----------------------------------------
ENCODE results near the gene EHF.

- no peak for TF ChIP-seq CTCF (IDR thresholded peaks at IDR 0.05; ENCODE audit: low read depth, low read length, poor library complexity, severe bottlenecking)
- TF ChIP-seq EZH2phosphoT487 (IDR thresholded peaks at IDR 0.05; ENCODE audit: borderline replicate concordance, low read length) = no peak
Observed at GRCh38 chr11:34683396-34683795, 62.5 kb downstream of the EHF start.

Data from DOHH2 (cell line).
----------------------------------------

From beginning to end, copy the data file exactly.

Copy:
ENCODE results near the gene EHF.

- no peak for TF ChIP-seq CTCF (IDR thresholded peaks at IDR 0.05; ENCODE audit: low read depth, low read length, poor library complexity, severe bottlenecking)
- TF ChIP-seq EZH2phosphoT487 (IDR thresholded peaks at IDR 0.05; ENCODE audit: borderline replicate concordance, low read length) = no peak
Observed at GRCh38 chr11:34683396-34683795, 62.5 kb downstream of the EHF start.

Data from DOHH2 (cell line).